- ‘Star Trek: Discovery’ unmasks the time-traveling Red Angel Thursday 8:30 PM
- Everyone is making memes of Meghan McCain saying ‘my father’ on loop Thursday 8:11 PM
- Irony of Georgia’s sperm-reporting bill flies by anti-abortion advocates Thursday 7:11 PM
- Sex scandals are consuming the K-pop industry Thursday 5:44 PM
- Trump supporters are abandoning Fox News over network’s latest hire Thursday 5:20 PM
- QAnon is attacking a random woman in a disturbing and dangerous way Thursday 4:59 PM
- Google celebrates Bach with AI-powered, music-making doodle Thursday 4:53 PM
- RIP: The best free trial in all of streaming entertainment Thursday 2:19 PM
- Which ‘Florida Man’ are you? Thursday 1:06 PM
- Hundreds of millions of Facebook passwords were accessible to employees Thursday 12:55 PM
- ‘Bitch I’m Bella Thorne’ morphs into TikTok dyslexia meme Thursday 12:17 PM
- Marvel is auctioning props and costumes from Netflix’s ‘Defenders’ franchise Thursday 12:12 PM
- Net neutrality advocates plan online watch party for the ‘Save the Internet’ Act Thursday 12:01 PM
- Tim Cook turns his iPad meme into an AirPod meme Thursday 11:46 AM
- Auschwitz Memorial asks visitors to stop taking playful photos at Holocaust site Thursday 11:33 AM
Sincerity is dead once more.
Mike Birbiglia is known more for his affable standup comedy and earnest indie films than political commentary, but in this polarized society, we can forgive him for trying to highlight the lost virtue of politeness, can’t we?
No, apparently we cannot. For although Birbiglia even saw fit to delete this tweet after a deluge of replies about George W. Bush’s disastrous foreign policy and the dangers of the left whitewashing history to excuse his fatal mistakes as commander-in-chief, it was too late: We had the format of a snarky new meme.
This is powerful. I’m sorry, but it is. Please don’t write something snarky. pic.twitter.com/XiHJsNVnLW
— humus guillotine (@ready_at_hand) September 26, 2016
This is powerful. I’m sorry, but it is. Please don’t write something snarky. pic.twitter.com/RLhErsY6Nb
— 🏆 __ __ y-Parrish ✊ (@StingrayGuitar) September 26, 2016
What could be snarkier than ironically calling something “powerful” and then demanding nobody snark about it? If it’s out there, we hope to god it doesn’t come to light, or the space-snark continuum as we know it may be shredded to pieces, leaving us adrift in the snarkmos of the snarkiverse.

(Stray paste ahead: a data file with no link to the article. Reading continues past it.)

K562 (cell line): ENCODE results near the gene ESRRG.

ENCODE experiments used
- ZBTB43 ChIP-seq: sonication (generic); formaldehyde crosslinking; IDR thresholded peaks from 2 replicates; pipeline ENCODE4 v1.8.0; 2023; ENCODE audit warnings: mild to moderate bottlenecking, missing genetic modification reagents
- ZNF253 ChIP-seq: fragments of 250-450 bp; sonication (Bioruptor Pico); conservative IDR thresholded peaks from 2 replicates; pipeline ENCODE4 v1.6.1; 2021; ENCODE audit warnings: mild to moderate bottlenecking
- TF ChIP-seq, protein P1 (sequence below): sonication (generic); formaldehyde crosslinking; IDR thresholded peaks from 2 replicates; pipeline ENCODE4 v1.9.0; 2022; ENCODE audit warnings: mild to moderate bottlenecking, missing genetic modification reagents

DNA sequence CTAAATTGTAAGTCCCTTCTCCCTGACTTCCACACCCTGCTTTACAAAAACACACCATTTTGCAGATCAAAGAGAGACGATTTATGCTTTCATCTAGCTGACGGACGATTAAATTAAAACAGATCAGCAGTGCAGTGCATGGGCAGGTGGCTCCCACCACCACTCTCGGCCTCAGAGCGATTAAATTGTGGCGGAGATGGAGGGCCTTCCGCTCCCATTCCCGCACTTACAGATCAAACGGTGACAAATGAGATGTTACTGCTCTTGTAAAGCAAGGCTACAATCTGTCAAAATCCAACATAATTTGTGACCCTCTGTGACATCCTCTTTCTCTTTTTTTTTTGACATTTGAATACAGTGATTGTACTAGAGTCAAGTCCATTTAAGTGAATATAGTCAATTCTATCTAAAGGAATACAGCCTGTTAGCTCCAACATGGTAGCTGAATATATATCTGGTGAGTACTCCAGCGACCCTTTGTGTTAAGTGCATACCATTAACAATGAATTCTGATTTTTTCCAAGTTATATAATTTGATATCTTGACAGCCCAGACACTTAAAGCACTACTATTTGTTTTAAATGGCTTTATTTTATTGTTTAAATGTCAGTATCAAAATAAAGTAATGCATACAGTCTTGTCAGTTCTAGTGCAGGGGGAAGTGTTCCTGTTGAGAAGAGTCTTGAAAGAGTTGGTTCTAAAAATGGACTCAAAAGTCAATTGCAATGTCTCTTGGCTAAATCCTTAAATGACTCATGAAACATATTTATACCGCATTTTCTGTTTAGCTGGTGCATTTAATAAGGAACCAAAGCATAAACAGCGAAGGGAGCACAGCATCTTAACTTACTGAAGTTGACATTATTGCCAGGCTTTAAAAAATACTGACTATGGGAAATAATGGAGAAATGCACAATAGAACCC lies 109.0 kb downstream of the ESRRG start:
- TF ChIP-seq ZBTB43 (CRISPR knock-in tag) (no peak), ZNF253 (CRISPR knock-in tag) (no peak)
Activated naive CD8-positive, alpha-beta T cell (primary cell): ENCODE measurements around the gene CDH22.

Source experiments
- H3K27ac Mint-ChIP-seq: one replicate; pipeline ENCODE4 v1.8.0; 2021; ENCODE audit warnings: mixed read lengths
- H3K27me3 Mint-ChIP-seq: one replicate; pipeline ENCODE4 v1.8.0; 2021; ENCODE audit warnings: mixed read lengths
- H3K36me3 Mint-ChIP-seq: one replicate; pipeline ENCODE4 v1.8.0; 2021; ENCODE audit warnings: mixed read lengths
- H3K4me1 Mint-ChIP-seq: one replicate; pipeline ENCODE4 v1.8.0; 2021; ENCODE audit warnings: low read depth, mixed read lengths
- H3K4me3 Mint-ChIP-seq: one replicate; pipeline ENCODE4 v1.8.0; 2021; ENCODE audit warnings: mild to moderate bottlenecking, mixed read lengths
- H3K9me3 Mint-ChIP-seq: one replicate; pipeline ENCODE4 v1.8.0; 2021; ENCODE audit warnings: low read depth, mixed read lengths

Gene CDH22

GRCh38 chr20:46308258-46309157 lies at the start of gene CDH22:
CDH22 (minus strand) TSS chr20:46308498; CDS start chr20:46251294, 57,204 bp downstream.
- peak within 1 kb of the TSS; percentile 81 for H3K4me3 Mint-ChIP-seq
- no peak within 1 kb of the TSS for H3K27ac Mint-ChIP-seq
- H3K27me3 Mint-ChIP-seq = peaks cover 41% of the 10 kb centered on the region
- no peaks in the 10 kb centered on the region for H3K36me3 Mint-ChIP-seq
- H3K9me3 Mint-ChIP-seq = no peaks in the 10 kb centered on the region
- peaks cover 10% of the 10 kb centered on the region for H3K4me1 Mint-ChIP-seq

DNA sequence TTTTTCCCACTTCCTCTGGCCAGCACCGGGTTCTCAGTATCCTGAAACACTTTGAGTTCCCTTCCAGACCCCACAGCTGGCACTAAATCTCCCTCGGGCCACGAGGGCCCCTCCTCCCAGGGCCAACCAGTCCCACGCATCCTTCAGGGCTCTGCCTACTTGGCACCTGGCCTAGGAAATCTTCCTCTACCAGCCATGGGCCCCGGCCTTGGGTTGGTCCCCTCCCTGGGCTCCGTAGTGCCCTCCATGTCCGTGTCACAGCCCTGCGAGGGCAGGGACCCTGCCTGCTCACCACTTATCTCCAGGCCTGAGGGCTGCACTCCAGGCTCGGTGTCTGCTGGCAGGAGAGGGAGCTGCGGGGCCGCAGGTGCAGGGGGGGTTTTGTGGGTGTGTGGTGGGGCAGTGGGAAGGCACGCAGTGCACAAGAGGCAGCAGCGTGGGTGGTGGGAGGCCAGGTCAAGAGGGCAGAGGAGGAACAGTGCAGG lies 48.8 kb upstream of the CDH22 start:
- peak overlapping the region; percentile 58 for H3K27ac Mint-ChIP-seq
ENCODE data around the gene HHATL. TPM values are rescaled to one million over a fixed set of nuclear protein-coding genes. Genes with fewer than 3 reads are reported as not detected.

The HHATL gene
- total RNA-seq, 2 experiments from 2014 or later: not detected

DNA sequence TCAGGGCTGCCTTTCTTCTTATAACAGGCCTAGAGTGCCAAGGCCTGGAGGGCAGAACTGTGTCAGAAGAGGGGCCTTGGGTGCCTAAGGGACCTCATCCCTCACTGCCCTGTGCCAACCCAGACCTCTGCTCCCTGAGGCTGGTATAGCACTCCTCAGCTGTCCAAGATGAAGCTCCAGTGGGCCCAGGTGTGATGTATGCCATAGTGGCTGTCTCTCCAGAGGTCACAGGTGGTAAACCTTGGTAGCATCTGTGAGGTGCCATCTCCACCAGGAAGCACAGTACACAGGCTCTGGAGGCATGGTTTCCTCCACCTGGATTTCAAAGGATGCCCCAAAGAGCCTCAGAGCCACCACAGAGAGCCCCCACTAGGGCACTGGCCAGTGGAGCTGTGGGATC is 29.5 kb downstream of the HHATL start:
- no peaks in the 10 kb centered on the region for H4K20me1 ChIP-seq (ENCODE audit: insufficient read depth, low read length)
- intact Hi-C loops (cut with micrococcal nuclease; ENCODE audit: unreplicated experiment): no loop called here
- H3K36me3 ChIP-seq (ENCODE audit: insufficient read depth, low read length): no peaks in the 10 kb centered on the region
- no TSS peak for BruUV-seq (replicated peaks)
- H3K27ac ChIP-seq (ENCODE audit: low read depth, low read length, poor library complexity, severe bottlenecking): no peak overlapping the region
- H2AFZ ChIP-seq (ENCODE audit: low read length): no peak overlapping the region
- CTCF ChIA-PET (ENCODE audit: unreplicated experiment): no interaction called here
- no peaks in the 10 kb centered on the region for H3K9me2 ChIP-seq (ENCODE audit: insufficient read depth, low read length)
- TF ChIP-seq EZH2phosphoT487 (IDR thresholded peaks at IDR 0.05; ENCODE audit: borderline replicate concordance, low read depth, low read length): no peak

This is powerful. I’m sorry, but it is. Please don’t write something snarky. pic.twitter.com/FATG2T5Wlg
— wolfie (@SadMarchand) September 26, 2016
This snarkfest follows in the proud tradition of another photo-caption meme—”This is the ideal male body. You may not like it, but this is what peak performance looks like”—which kicked off when Vic Berger IV and Phil Braun began to mock conservative radio host Steven Crowder’s admiration for Russian MMA fighter Fedor Vladimirovich Emelianenko. (The original tweet has a typo—”make body”—which is the subject of much derision as well.)
Once again, a patently overserious, wholly unsolicited opinion has made it possible for everyone to dump the weirdest screenshots on their laptop or smartphone by slapping that same string of words on it. If this phrase doesn’t fit the original poster’s image, the logic seems to go, then why not attach literally any visual to it? And isn’t that, in fact, sort of powerful?
This is powerful. I’m sorry, but it is. Please don’t write something snarky. pic.twitter.com/pGpedcS1SJ
— Eric W (@benmillerfanboy) September 26, 2016
Perhaps in this age of saturation, caption memes help us to recontextualize the vast reams of input we’re forced to absorb daily. So much of what we see doesn’t seem to make sense—until we decide, with absolutist fervor, that it’s “powerful,” or “ideal,” or “choke me daddy.” We cling to these clichés of feeling to give ourselves control over the datastream.
Now please, I truly, humbly beg of you, even though it’s pretty much all the internet does or is good for: Don’t write something snarky.
Miles Klee is a novelist and web culture reporter. The former editor of the Daily Dot’s Unclick section, Klee’s essays, satire, and fiction have appeared in Lapham’s Quarterly, Vanity Fair, 3:AM, Salon, the Awl, the New York Observer, the Millions, and the Village Voice. He's the author of two odd books of fiction, 'Ivyland' and 'True False.'